How Hyperbaric Oxygen Therapy for TBI Can Help Ease Psychological Changes After a Brain Injury
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Post-Concussion Syndrome: New Approaches to Treatment
A TBI can trigger various changes beyond the physical effects. Several “invisible” or emotional symptoms often lie beneath the surface, causing significant struggles among those suffering from TBIs.
These psychological impacts are harder to pinpoint. Thoughts, feelings, and emotions are complex, intangible processes. There isn’t necessarily one remedy that will resolve long-lasting psychological effects.
If you have sustained a TBI and have been experiencing behavioral and emotional shifts like depression, anxiety, or irritability, you are not alone. The good news is that hyperbaric oxygen therapy (HBOT) can provide genuine results when used with other treatments. And the Aviv Medical Program carries the data to prove it.
Keep reading for all the key details on using hyperbaric oxygen therapy for TBI and how it can help ease psychological changes after a brain injury.
What Happens to the Brain When You Have a TBI?
Psychological changes can occur when the brain’s frontal lobe sustains damage, whether caused by a sports injury, a fall, or an accident. This region of the brain manages emotions and personality traits. After a TBI, an individual might begin acting differently, have uncharacteristic emotional outbursts, and other side effects.
Since blows to the head often cause more severe TBIs, another side effect may be amnesia, which can spare the patient the traumatic memories of the incident.
6 Common Psychological Effects Associated with a TBI
Often, patients and their loved ones don’t realize their behavioral and emotional shifts are the result of a brain injury. Symptoms can materialize days or weeks after the original trauma. Blows to the head may also cause amnesia of the event, which can also make it difficult to connect a head injury with psychological effects.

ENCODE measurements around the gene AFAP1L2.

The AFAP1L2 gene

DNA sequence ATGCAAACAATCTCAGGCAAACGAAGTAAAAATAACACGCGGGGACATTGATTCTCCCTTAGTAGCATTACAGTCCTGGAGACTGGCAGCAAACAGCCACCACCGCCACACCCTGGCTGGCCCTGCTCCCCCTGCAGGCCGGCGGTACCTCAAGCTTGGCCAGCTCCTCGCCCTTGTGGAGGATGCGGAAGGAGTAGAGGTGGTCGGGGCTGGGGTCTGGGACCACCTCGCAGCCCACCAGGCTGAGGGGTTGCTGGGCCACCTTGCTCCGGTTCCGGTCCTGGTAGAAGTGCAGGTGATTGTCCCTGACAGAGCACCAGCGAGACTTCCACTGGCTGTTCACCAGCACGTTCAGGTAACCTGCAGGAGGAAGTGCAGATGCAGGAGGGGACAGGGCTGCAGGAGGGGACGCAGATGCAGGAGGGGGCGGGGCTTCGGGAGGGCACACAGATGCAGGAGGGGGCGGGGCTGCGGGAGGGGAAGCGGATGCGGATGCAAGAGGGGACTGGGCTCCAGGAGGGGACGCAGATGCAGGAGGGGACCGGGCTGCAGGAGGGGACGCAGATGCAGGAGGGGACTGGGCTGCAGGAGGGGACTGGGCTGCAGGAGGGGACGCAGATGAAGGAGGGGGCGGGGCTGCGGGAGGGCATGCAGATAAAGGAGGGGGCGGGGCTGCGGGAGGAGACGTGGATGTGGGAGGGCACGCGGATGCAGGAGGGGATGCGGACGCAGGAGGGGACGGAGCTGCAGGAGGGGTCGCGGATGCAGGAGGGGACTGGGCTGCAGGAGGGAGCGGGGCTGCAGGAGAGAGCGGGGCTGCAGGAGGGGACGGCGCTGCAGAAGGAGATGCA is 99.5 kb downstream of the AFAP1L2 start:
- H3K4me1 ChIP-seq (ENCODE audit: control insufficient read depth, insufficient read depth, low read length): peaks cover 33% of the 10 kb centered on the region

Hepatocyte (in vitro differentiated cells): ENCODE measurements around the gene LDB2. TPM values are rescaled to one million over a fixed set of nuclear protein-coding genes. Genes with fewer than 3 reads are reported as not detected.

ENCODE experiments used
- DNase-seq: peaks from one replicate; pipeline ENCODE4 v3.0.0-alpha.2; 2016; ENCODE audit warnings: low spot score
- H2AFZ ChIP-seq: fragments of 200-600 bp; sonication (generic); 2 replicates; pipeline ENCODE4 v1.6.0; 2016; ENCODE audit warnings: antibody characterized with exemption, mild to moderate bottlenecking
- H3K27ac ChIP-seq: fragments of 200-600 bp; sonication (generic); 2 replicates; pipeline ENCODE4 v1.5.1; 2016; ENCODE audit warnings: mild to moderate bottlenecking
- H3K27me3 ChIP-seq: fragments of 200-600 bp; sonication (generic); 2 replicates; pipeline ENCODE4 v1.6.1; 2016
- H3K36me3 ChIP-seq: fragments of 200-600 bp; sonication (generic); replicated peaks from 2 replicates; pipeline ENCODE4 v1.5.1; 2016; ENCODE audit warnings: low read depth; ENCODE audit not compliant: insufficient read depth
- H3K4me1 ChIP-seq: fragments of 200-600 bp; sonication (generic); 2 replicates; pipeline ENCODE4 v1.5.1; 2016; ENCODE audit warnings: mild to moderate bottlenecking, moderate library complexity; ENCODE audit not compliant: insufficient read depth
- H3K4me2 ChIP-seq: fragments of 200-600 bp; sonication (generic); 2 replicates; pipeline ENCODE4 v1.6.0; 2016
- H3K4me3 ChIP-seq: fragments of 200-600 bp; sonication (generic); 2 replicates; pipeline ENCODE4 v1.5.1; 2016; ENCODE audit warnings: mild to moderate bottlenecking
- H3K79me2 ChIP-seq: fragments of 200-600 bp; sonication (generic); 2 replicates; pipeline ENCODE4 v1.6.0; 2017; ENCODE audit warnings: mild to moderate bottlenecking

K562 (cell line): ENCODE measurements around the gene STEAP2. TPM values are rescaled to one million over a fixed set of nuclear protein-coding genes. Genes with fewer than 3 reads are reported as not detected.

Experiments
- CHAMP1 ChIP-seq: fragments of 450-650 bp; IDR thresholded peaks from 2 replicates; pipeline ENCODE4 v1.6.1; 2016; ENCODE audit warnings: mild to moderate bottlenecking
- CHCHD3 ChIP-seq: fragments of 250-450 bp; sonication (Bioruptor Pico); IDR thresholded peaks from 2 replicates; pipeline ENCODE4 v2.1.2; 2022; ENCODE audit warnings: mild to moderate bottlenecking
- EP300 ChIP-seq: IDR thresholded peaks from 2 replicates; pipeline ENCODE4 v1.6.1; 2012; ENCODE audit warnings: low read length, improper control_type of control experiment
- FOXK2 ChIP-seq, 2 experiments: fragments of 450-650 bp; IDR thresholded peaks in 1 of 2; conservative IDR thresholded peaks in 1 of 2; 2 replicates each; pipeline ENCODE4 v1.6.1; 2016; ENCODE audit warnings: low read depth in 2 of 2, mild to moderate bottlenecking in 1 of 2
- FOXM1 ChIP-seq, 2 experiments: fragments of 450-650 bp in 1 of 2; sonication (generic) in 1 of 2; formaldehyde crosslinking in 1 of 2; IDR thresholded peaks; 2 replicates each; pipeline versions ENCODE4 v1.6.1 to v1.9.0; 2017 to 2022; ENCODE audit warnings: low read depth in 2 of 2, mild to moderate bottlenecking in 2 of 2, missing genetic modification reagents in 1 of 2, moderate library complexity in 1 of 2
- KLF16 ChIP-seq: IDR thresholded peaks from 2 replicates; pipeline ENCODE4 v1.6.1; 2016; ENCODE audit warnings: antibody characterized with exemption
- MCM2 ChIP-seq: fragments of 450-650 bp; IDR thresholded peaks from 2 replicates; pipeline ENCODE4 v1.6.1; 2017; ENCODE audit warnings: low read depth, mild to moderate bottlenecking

A lack of understanding makes navigating psychological changes even more difficult. However, there are six common signs you can watch for.
Anxiety is common in those with moderate-to-severe TBI. It manifests differently for everyone, but most people experience worry and fear.
Anxiety can also show in physical ways, causing symptoms like:
- A racing heart
- Rapid breathing
Certain events/activities might also trigger anxiety, including:
- Large social situations (e.g., being in a crowd)
- Sudden or unexpected changes in plans
- Feeling rushed
- Situations that merit fast thinking or a lot of attention
Depression involves feelings of sadness, grief, and worthlessness. These emotions might make you:
- Feel tired or frustrated more than usual.
- Experience changes in sleep and eating patterns.
- Withdraw from friends and family.
- Feel less joy from favorite activities.
- Show aggressive behavior (67% of first-time TBI patients sought treatment within three months for aggression).
3. Mood Shifts
Emotions can be difficult to manage after a TBI. Depending on the impact, TBIs can change how you feel or express emotions. For example:
- You might be full of excitement or joy one moment, followed by feelings of devastation or sadness the next.
- You might have unpredictable moments of laughing or crying—emotional expressions that have nothing to do with what you’re feeling or what’s happening around you.
- You might exhibit childlike or aggressive behaviors after a brain injury, potentially having emotional outbursts or feelings of impulsiveness.
The average onset of paranoia occurs four to five years after a TBI. Paranoia causes people to become unusually defensive, often believing they’re under threat when little to no evidence of an actual threat exists.
Other signs of paranoia include:
- Trouble admitting faults
- Detachment or social isolation
- Doubting the loyalty of others
- Holding grudges
5. Personality Disorders
Some people may develop personality disorders after TBIs. A personality disorder is a mental health condition involving disruptive thinking and behavior patterns.